Muan is a small town in the south-western corner of Korea. It wouldn’t be notable except for the 330 km2 habitat of White Lotuses cultivated in the area, the largest in Asia. The root, which looks almost like a large potato, is sliced thickly, steamed and pickled with rice vinegar, sugar, or soy sauce. Lotus roots are rich in dietary fiber, vitamin C, potassium, thiamine, riboflavin, vitamin B6, phosphorus, copper, and manganese, while very low in saturated fat. The leaves and flowers are also dried and shredded to make a strong but sweet tea. It tastes like what grass might taste like if it were delicious!
Most lotus are pink but the pure white lotus that grows there is quite rare. Also, the flowers and leaves are huge and have a particular shape. There is a species that grows thorns all over the leaves, making it rather uncomfortable for any frog who tries to make it his pad!
At the end of each summer, there is a festival in a part of the area that’s been made into a nice park. There are boardwalks and stepping-stones throughout the Lotus pond, making it a nice spot to spend a few hours gazing at some of the world’s most amazing lotuses.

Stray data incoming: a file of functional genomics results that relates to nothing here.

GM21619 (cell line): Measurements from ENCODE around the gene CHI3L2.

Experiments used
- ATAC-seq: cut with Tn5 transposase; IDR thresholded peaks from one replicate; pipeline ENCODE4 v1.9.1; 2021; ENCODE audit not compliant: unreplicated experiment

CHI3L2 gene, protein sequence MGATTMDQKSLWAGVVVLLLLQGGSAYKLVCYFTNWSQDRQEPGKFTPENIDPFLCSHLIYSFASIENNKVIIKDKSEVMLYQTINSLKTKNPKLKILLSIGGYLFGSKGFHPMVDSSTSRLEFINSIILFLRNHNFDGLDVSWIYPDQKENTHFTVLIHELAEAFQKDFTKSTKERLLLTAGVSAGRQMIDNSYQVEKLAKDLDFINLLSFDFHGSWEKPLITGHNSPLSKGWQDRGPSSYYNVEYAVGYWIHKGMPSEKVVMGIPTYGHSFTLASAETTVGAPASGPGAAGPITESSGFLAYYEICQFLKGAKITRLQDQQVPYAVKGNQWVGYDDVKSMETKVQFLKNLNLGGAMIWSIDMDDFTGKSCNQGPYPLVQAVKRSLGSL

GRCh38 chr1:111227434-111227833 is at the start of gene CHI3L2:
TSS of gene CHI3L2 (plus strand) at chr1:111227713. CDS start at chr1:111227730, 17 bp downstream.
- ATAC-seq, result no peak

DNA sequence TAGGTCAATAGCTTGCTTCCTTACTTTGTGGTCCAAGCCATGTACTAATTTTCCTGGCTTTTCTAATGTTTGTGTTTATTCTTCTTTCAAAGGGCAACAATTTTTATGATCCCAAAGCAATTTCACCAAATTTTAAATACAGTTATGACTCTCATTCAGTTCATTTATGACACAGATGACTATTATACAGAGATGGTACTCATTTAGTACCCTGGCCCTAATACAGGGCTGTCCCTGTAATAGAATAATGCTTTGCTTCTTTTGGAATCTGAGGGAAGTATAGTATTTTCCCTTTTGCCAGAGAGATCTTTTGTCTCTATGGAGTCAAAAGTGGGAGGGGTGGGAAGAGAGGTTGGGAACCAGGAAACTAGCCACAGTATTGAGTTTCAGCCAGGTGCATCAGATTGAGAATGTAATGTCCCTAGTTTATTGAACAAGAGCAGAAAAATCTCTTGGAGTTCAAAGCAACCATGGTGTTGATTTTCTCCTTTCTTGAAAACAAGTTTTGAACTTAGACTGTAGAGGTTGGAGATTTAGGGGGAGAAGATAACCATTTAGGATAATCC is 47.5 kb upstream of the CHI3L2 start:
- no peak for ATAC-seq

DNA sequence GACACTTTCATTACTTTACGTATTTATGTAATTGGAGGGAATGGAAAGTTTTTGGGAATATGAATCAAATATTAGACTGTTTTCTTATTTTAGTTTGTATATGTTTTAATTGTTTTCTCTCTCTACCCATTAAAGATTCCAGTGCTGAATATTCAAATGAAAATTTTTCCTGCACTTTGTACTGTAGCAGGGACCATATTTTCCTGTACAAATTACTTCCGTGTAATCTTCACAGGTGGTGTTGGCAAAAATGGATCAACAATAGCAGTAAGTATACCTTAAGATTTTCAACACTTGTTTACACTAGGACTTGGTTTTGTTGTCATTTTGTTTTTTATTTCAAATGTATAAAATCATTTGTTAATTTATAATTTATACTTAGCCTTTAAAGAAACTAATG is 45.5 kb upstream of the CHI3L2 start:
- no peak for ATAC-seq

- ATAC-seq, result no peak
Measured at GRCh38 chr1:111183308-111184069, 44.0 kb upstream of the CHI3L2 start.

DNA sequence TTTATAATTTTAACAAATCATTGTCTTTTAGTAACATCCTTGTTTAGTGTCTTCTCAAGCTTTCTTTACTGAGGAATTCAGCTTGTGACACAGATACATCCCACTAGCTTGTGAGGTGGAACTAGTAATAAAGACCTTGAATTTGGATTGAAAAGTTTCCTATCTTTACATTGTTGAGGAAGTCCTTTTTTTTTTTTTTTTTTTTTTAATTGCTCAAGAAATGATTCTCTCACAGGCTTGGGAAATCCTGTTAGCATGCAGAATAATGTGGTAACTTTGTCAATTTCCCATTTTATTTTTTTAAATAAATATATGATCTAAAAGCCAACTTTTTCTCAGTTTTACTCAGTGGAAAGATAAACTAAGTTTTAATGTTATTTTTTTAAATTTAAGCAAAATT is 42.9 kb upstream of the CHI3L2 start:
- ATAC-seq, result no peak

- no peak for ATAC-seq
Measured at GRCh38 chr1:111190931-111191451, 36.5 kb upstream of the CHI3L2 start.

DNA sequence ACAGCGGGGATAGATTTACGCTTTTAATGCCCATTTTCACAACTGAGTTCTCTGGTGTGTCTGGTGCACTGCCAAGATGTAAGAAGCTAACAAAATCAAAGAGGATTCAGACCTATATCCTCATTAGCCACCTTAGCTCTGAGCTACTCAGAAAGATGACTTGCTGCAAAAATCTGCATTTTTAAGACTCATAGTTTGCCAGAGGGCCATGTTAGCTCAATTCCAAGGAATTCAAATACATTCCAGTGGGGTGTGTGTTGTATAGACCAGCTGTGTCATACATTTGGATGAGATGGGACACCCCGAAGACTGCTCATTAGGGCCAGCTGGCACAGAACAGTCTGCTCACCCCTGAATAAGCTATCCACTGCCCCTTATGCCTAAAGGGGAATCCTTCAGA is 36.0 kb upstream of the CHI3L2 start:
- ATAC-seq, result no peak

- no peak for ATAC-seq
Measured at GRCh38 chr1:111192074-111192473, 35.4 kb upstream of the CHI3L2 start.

The first time I visited was a busy, scorching, sunny day, almost too hot to bear. I was traveling with a friend who spoke Korean nearly fluently. I remember him translating the conversation he was having with the cab driver. He was saying that in his church, the minister said that Buddhist monks took care of the environment and animals well, so they no longer are going to Hell, but the laypeople are! I came back a year later in the middle of a rain storm, but it ended an interesting element to the lotus pond. When the rain and wind began to chill me, I took shelter in the museum tea house and enjoyed a pot of White Lotus tea.